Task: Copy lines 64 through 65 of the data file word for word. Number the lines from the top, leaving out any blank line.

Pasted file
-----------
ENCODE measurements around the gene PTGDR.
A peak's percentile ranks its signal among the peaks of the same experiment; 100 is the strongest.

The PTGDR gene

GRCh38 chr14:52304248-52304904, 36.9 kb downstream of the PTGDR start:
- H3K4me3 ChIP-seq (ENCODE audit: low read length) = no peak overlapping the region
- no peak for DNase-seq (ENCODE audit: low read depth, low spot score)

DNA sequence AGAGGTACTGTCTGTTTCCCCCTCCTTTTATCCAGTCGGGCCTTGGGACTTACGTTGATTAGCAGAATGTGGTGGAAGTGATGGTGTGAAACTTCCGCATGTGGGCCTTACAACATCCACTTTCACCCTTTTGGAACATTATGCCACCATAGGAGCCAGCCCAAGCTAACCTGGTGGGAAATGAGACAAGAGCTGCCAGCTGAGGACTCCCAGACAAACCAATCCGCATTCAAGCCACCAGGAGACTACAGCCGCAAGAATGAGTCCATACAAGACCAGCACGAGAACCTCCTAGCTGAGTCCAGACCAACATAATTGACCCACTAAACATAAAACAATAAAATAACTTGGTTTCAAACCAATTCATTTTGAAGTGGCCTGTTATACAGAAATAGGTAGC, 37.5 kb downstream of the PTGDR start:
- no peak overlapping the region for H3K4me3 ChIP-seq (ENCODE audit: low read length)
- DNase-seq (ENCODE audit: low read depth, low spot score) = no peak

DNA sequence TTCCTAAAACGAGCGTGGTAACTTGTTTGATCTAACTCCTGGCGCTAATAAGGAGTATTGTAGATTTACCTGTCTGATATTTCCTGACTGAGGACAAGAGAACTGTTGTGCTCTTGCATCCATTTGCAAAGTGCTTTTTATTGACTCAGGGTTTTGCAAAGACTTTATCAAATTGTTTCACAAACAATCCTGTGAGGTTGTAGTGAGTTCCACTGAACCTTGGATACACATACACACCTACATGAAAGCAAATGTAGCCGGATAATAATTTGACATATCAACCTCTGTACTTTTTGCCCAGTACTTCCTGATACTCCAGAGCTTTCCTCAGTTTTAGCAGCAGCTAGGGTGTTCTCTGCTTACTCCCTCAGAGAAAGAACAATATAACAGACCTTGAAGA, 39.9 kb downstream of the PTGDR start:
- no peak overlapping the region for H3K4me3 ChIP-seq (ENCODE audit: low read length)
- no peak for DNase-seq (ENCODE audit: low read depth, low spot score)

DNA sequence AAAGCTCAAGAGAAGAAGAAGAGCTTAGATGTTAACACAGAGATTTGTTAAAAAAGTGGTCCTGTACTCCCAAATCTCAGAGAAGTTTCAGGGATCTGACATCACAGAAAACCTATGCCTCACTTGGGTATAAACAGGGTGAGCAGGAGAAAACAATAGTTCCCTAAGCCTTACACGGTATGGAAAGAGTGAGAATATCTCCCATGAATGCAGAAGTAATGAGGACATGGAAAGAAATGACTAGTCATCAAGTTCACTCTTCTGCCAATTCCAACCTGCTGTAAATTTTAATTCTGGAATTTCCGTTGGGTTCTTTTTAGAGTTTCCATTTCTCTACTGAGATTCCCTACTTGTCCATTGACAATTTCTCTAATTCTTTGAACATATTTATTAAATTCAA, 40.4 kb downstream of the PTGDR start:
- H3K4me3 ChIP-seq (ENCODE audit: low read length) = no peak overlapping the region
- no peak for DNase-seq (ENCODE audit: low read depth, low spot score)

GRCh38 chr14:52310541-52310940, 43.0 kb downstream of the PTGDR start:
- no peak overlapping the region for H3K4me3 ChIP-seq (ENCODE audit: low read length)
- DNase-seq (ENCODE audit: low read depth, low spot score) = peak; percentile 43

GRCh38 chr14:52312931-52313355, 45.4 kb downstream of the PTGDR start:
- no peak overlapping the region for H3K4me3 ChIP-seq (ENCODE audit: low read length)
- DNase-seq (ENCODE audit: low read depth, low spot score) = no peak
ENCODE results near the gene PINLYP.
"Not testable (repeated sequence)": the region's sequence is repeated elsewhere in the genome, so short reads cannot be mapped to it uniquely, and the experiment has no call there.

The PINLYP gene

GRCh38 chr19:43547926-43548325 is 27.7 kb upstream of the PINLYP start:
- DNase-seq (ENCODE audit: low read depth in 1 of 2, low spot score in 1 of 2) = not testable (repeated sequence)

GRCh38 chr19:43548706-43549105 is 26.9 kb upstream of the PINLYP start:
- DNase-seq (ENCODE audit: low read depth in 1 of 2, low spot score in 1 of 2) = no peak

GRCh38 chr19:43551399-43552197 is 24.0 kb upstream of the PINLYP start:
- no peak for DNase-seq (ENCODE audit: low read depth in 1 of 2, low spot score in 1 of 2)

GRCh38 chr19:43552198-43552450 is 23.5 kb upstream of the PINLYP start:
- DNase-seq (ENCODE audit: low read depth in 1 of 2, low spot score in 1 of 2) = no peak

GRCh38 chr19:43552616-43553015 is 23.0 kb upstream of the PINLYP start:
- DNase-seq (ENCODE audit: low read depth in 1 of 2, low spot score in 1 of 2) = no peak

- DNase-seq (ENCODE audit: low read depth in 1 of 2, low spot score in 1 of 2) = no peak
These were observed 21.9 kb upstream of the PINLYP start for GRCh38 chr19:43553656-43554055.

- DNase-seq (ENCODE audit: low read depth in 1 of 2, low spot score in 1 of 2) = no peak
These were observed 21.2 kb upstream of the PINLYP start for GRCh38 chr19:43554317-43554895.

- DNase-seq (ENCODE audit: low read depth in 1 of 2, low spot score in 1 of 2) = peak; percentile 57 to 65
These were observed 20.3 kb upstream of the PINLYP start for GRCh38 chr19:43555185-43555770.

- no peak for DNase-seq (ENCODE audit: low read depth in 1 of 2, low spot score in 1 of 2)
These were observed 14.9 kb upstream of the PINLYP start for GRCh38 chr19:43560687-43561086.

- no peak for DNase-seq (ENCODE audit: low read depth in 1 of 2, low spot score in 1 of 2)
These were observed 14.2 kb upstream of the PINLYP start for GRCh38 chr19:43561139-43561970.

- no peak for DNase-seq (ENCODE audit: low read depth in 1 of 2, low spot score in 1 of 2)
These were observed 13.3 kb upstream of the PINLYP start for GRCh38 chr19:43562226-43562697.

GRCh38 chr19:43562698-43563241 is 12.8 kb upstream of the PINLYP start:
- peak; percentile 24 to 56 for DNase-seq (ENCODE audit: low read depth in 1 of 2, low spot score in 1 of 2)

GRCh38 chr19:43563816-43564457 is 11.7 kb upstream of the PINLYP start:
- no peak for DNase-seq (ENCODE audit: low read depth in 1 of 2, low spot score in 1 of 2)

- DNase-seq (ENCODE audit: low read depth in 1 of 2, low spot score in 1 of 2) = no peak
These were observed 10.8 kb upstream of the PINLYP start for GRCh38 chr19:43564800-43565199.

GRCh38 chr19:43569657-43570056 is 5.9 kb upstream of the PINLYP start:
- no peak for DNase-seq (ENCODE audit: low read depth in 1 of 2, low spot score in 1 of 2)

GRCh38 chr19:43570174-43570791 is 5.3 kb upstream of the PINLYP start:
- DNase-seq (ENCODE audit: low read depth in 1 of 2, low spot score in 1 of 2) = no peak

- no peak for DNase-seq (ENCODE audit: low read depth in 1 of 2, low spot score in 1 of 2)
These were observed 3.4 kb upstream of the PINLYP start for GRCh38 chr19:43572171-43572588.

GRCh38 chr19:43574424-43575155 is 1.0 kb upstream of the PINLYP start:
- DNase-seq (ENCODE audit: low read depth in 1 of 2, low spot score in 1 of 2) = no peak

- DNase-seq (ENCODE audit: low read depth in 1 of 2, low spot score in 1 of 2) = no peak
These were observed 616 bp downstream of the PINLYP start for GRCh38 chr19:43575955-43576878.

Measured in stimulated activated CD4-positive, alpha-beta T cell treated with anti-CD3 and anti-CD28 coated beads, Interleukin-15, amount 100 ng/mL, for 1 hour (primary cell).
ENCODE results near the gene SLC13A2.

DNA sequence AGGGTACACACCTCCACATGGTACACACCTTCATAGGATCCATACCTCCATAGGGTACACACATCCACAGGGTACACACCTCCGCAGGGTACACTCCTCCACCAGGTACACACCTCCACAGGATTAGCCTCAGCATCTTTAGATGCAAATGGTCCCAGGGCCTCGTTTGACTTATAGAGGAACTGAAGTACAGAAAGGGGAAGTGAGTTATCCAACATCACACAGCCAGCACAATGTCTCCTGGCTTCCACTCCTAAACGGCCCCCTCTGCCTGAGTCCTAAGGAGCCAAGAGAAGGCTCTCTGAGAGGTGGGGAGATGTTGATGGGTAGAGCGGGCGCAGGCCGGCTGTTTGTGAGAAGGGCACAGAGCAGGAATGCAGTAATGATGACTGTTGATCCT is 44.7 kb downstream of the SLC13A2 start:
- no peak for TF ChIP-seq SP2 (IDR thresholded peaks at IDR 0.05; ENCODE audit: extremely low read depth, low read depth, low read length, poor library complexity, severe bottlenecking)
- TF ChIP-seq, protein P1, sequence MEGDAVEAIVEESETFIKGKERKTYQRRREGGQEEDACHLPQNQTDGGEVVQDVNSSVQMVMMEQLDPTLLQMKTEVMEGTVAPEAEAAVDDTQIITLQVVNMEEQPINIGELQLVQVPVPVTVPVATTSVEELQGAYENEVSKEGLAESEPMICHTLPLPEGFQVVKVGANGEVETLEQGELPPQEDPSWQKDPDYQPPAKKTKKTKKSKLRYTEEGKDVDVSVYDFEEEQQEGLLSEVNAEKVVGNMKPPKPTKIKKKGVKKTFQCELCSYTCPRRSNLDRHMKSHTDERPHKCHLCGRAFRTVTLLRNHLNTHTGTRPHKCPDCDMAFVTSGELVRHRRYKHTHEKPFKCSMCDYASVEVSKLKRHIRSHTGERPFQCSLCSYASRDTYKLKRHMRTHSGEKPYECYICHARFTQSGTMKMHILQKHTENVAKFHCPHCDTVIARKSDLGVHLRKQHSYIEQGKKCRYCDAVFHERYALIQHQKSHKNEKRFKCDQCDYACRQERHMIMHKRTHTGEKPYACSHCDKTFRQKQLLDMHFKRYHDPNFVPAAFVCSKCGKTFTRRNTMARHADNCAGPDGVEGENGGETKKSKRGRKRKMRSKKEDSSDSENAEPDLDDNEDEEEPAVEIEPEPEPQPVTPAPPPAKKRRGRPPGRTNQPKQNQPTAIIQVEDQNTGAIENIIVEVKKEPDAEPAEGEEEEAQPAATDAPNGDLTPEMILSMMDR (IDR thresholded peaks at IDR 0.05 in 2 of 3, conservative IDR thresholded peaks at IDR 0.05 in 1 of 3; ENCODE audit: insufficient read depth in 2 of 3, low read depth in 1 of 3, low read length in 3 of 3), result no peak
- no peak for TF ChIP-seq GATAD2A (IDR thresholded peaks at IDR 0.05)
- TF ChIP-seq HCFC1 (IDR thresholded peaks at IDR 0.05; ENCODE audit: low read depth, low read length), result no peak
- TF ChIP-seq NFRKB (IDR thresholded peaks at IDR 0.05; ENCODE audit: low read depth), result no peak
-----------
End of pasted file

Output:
ENCODE results near the gene SLC13A2.

DNA sequence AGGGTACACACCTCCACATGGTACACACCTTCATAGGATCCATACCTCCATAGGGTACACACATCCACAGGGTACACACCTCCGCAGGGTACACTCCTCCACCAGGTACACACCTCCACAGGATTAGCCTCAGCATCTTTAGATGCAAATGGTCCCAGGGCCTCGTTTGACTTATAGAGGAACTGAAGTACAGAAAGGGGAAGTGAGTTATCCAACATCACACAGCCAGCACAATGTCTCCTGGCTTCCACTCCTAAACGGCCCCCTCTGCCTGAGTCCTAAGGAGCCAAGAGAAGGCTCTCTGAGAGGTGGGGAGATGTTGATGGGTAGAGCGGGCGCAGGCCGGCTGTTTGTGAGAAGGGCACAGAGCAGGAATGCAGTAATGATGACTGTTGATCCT is 44.7 kb downstream of the SLC13A2 start: